Who Knew Containerboard Was Such a Great Business?

Mark is a member of The Motley Fool Blog Network -- entries represent the personal opinion of the blogger and are not formally edited.

Containerboard is the brown box that packages are packed and shipped in. Over the last few years, the industry has consolidated and that lead to a decrease in the number of companies making containerboard. As a result, the industry has been able to increase prices as well as profits.

The consolidation trend started in 2008 when International Paper (NYSE: IP) bought Weyerhauser's packaging business for $6 billion. Since then, other players were bought out, changing the industry in the last five years. Besides International Paper, two other large publicly traded containerboard companies include Packaging Corp of America (NYSE: PKG) and Rock-Tenn (NYSE: RKT).

The largest of the 3

International Paper is a paper and packaging company with operations in North America, Europe, Latin America, Russia, Asia and North Africa. The company employees more than 70,000 people working in 24 countries. Last year, revenue was $28 billion. International Paper is the leading manufacturer and exporter of containerboard and also serves as a packaging company for other companies.

In the first quarter of this year, the company earned $0.71 per share compared to $0.43 per share in the prior year. Net sales improved as well to $7.1 billion from $6.7 billion. The dividend remained the same at $0.30 per share for a yield of 2.5%. The biggest news of the quarter was that Dan Loeb's Third Point initiated a position in the stock. In its quarterly letter, Third Point stated:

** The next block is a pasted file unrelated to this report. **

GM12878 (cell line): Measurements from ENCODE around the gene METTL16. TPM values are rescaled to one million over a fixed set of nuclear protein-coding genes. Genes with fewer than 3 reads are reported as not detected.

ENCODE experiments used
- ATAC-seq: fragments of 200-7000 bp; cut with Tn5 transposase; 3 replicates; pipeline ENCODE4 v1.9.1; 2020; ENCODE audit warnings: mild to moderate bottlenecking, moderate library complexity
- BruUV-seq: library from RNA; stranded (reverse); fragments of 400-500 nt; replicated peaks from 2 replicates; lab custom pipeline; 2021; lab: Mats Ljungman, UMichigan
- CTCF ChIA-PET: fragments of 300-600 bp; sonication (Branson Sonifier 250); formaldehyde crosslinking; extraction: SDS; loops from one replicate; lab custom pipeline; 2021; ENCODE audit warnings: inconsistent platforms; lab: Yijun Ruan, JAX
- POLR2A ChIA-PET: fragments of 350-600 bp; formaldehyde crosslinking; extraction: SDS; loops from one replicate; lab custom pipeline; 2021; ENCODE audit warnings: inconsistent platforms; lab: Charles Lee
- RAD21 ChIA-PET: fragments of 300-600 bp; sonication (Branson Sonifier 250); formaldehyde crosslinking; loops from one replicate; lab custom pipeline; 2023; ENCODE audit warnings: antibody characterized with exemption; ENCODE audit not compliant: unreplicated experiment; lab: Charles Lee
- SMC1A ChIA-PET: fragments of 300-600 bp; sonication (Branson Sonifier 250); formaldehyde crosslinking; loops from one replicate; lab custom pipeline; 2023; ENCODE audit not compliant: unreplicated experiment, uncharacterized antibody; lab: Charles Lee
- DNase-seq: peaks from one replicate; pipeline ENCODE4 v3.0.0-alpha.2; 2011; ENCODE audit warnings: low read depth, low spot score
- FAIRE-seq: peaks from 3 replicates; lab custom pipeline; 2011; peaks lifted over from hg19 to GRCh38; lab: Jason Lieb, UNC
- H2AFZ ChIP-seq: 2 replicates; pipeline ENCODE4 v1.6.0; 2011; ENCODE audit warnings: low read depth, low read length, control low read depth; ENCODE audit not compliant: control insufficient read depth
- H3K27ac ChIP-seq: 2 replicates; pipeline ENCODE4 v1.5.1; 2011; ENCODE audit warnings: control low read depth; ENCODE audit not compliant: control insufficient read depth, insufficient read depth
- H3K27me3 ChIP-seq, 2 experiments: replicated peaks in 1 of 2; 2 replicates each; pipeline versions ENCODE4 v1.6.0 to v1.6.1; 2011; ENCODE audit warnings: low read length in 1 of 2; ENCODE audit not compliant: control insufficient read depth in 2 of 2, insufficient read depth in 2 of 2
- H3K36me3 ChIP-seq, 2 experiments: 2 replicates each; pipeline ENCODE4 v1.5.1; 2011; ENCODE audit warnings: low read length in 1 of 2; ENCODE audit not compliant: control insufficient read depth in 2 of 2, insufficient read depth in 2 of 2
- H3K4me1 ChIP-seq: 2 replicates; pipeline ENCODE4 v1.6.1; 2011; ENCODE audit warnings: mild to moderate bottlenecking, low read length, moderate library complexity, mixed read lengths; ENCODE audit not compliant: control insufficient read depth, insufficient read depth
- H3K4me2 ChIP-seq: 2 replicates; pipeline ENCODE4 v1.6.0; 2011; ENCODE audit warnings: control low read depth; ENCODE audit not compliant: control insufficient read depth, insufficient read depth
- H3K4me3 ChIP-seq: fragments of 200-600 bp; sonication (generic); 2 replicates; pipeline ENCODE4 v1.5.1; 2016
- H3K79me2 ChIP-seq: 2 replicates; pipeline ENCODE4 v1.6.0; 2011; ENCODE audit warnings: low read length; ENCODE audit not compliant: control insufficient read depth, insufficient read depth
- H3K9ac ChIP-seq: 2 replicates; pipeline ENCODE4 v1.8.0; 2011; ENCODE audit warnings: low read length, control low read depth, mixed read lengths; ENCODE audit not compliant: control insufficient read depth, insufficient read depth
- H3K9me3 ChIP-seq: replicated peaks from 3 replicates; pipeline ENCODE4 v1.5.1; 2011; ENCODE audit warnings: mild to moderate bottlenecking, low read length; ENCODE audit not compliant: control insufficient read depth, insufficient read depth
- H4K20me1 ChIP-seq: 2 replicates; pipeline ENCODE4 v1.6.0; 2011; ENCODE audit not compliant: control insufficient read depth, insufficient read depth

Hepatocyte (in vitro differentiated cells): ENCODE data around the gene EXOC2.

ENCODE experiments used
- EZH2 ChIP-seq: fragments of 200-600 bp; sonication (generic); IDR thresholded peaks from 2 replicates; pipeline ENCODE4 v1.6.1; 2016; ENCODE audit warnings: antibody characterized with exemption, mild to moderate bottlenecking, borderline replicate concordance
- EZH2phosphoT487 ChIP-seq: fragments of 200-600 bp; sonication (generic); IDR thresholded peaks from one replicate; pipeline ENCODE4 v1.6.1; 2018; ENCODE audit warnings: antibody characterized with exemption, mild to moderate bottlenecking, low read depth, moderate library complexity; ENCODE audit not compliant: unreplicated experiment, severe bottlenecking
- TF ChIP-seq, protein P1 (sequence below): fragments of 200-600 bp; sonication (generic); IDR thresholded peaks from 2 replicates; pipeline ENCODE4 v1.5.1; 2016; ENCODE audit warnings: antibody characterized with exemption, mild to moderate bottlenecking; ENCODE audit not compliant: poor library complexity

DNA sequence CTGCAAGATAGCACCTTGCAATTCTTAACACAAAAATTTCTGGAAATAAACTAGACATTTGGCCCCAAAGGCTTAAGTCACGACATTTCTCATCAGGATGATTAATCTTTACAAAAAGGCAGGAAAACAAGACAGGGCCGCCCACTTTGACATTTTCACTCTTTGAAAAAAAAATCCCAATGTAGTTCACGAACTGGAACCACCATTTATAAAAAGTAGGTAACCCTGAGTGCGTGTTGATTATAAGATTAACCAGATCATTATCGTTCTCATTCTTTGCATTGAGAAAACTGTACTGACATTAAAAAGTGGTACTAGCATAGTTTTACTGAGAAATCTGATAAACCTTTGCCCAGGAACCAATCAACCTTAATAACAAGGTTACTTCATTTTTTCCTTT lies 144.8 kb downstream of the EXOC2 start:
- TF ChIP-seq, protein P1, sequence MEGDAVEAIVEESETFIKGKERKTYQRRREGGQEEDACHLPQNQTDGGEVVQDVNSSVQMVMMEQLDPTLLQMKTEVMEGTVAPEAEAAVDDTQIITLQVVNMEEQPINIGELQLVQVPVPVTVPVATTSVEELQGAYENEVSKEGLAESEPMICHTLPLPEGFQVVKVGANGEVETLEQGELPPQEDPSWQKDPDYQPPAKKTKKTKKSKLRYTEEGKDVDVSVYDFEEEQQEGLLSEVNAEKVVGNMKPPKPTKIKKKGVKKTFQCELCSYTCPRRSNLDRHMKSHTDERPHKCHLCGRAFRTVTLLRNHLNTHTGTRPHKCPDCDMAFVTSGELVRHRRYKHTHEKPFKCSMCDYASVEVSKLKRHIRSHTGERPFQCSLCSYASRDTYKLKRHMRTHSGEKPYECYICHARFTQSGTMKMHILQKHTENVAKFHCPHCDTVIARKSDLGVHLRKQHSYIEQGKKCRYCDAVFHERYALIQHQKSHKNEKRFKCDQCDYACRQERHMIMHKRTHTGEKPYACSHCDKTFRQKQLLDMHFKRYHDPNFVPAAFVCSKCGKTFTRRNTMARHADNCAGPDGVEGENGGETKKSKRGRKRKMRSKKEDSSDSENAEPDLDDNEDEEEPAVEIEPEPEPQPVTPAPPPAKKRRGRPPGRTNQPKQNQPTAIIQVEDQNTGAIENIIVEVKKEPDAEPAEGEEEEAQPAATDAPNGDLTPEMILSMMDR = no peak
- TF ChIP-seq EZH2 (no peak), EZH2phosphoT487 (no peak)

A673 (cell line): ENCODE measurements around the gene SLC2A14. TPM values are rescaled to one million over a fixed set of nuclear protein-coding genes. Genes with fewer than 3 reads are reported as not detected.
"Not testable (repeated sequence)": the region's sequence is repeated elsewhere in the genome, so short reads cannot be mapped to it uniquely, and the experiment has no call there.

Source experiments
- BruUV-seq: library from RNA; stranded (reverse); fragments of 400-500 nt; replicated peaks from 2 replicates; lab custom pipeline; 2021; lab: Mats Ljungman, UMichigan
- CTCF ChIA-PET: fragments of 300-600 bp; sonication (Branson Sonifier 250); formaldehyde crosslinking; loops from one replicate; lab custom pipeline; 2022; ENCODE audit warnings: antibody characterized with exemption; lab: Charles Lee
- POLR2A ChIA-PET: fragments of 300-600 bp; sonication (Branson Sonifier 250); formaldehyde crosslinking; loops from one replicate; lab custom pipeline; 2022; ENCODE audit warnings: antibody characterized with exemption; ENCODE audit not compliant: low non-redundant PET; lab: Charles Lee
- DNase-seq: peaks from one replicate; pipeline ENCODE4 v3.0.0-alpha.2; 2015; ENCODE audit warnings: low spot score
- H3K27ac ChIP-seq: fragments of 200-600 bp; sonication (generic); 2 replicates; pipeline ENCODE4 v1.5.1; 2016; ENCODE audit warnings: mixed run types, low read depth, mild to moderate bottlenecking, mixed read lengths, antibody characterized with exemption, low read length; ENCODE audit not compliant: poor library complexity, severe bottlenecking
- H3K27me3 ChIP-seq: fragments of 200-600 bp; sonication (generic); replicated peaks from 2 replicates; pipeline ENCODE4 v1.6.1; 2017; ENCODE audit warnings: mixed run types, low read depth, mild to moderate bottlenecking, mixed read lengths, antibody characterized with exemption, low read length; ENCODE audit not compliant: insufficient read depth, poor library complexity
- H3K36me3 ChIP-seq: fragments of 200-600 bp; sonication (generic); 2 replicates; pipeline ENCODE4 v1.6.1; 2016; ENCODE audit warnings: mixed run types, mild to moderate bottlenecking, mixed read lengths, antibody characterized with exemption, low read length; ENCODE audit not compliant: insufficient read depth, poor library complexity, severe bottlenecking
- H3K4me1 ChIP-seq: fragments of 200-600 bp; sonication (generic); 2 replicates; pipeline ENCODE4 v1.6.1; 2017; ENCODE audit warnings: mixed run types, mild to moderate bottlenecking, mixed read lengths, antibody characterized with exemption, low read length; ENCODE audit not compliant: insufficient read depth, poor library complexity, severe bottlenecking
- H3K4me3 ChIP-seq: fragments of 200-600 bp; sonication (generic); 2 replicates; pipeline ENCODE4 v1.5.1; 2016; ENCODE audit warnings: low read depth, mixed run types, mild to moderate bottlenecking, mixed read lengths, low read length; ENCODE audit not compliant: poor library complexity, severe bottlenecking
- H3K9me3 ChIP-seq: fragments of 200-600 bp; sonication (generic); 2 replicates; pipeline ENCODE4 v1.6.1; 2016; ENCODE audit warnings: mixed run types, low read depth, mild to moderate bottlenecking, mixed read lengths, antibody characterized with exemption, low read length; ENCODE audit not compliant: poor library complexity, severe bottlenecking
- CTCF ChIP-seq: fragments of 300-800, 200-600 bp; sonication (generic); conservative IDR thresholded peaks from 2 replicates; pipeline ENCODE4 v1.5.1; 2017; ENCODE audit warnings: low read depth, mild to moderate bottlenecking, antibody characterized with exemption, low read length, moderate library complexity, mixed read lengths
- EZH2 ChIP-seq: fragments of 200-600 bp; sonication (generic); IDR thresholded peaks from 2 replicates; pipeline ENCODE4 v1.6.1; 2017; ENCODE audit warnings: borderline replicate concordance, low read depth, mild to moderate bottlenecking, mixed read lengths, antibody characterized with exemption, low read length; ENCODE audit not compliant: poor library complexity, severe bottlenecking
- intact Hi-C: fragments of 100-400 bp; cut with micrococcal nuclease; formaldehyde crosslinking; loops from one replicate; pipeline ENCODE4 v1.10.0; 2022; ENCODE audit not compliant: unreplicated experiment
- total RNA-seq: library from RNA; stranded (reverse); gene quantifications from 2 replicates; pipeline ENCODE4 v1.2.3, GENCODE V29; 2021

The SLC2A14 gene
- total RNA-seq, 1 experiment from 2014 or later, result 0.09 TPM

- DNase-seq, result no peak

International Paper is a core position in our portfolio, which we sized up during the first quarter. [International Paper] has a compelling case for ownership buoyed by excellent sector and secular tailwinds.

Going forward, investors are going to be rewarded with share buybacks and dividend increases. CEO John Faraci is no longer focused on acquisitions, but on improving cash flow and operations. Actually, asset sales are on the table from the Temple-Inland acquisition. International Paper just announced that it's selling the Temple-Inland Building Products division to Georgia-Pacific for $710 million in cash.

The second largest producer

Rock-Tenn is the second largest producer of containerboard in North America after International Paper. The company produces more than 8 million tons annually. It has 14 pulp and paper mills in the U.S. and Canada.

In the second quarter, net sales increased $42 million to $2.3 billion. Adjusted earnings came in at $1.12 per share compared to $0.97 in the prior year's quarter. The company cited higher containerboard and box pricing for the increases. Corrugated packaging shipments increased 28,000 tons due to an increase in U.S. sales.

Going forward, Rock-Tenn will benefit from federal tax and state tax loss carry-forwards and tax credit carry-forwards to the tune of $625 million. This is related to Rock-Tenn's acquisition of Smurfit.